Court rejects claim Christian baker engaged in 'deceptive' trade

Jack Phillips

A federal court in Colorado has tossed one of the two claims in a discrimination lawsuit against Jack Phillips, the baker who was punished for refusing to make a wedding cake for a same-sex couple.

The complaint by Denver attorney Autumn Scardina, a man identifying as a woman, was filed in 2019, one year after Phillips won a 7-2 decision in the U.S. Supreme Court in the case by the same-sex couple.  The high court issued a narrow ruling that determined Colorado’s Civil Rights Commission expressed unconstitutional “hostility” toward religion in response to Phillip’s conscience-based defense for his actions.

Scardina demanded that the owner of Masterpiece Cakeshop produce a cake “depicting satanic themes and images.” After Phillips refused the request, Scardina asked for a blue and pink cake to represent his “sex change.”

Kristen Waggoner of the Alliance Defending Freedom, which is representing Phillips, called judge’s decision Thursday “the first step towards final justice.”

“Jack has been threatened with financial ruin simply because he makes decisions about which messages to create and celebrate — decisions that every other artist in Colorado is free to make,” he said. “Tolerance for different opinions is essential. We look forward to defending Jack — and ultimately prevailing — on the remaining claim.”

Previously, ADF called the case “nothing more than an activist’s attempt to harass and ruin Jack because he won’t create custom cakes that express messages or celebrate events in conflict with his conscience.”

Scardina’s suit alleges Phillips violated the state’s law protecting consumers from deceptive advertising as well as the Colorado Anti-Discrimination Act.

District Judge A. Bruce Jones dismissed the deceptive advertising claim on Thursday. He pointed out that the “statements” cited by Scardina were not advertisements. Instead, they were “news articles or op-eds predominantly concerning Phillips’ refusal to make a wedding cake for a same-sex couple, which resulted in the case that ultimately went to the Supreme Court.”

The statements, the judge found, “are not commercial speech, and thus cannot be classified as advertisements.”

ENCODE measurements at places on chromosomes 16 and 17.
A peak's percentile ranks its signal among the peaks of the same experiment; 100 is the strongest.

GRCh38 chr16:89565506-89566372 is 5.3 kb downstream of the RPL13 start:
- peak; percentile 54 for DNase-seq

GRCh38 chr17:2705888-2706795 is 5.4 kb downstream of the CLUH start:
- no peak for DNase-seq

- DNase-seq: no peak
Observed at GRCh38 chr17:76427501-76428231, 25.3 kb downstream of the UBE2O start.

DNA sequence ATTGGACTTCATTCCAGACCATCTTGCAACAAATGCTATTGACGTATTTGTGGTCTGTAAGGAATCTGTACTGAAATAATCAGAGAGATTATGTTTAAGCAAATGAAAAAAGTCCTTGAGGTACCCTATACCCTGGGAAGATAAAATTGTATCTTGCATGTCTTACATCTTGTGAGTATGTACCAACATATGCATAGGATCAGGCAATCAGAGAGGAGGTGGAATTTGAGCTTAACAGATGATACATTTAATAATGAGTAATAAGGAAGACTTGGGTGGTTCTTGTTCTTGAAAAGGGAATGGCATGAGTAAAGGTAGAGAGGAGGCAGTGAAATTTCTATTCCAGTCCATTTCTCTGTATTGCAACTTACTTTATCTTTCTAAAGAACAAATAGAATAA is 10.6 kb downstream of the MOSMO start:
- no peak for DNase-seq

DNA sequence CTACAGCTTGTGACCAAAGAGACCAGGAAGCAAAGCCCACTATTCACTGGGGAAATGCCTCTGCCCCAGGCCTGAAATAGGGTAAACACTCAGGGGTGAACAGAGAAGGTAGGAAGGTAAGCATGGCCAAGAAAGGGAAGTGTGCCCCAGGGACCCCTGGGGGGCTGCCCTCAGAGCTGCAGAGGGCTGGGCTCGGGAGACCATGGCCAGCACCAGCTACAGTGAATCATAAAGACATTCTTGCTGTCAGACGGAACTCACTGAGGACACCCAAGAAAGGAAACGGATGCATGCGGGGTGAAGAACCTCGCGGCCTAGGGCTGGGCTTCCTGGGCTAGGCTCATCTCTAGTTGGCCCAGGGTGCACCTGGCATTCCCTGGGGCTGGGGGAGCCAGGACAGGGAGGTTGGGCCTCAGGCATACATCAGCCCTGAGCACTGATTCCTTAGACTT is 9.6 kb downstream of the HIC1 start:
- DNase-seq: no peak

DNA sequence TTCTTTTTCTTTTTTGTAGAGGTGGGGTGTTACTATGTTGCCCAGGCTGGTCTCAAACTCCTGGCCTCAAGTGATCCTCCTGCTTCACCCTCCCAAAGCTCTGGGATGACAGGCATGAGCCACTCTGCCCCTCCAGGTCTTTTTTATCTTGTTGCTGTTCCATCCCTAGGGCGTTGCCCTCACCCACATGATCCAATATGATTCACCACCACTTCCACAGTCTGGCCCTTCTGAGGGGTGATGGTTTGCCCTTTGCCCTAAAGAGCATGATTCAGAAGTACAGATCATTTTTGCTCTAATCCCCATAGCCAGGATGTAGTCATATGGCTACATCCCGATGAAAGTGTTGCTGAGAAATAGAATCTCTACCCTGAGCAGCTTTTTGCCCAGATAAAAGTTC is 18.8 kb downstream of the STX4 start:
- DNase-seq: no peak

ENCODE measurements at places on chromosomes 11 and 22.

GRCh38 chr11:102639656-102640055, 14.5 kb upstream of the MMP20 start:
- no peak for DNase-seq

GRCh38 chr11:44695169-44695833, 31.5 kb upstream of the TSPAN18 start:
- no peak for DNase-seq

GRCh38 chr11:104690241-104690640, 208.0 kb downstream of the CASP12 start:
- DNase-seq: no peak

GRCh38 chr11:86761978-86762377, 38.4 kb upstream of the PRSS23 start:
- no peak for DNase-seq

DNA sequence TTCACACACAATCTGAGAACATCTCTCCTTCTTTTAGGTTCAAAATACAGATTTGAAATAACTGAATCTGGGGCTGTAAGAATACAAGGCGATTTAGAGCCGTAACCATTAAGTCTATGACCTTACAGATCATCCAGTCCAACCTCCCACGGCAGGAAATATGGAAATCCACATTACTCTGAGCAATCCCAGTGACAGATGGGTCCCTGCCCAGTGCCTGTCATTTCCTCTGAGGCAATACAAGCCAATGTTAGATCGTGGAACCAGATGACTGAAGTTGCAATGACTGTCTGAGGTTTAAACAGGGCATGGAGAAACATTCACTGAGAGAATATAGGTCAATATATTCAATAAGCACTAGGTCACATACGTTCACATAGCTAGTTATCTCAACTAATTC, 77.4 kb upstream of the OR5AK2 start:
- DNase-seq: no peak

“If defendants were engaged in such a stealth advertising campaign, they successfully disguised it within their speech on a matter of public concern,” he said.

The judge declined to dismiss the second claim, alleging a violation of the state’s anti-discrimination laws.

Phillips argues he would not make a cake celebrating transgenderism for anyone, so there was no discrimination involved. The judge noted Phillips’ had made the same statement in the original case, and it was rejected by the court of appeals.

James Dobson, the noted Christian psychologist, agreed with the Supreme Court that Colorado’s Civil Rights Commission is biased and exhibits hostility to people of faith.

“We call upon the Colorado legislature to provide unbiased, fair, constitutional due process for all Coloradoans, including people of faith, and to prevent future hostility by this biased government agency,” he said in August 2018.

It was Diann Rice, then a member of the state commission, who expressed hostility against Christian faith.

“I would also like to reiterate what we said in the hearing or the last meeting. Freedom of religion and religion has been used to justify all kinds of discrimination throughout history, whether it be slavery, whether it be the Holocaust, whether it be – I mean, we – we can list hundreds of situations where freedom of religion has been used to justify discrimination,” she said. “And to me it is one of the most despicable pieces of rhetoric that people can use to – to use their religion to hurt others.”

When Scardina filed the case in 2018, the late talk-radio host Rush Limbaugh commented.

“The latest lawsuit against Jack Phillips is – I’m not making this up, now. The latest lawsuit against Jack Phillips, the owner of the Masterpiece Cakeshop, is filed by a guy who harassed the bakery for months, requesting things like a cake with a picture of Satan performing fellatio,” he said. “The guy walks in, requested that Jack Phillips bake a cake with a picture of Satan performing fellatio. Of course, Jack Phillips said ‘no.’

“This discrimination suit’s utterly baseless,” he said. “Any person with two functioning brain cells can see.”

Phillips’ position throughout has been that he will sell a cake to anyone, but he cannot be forced to create messages with which he disagrees. Previous court rulings have affirmed protection from “compelled speech.”

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This article was originally published by the WND News Center.

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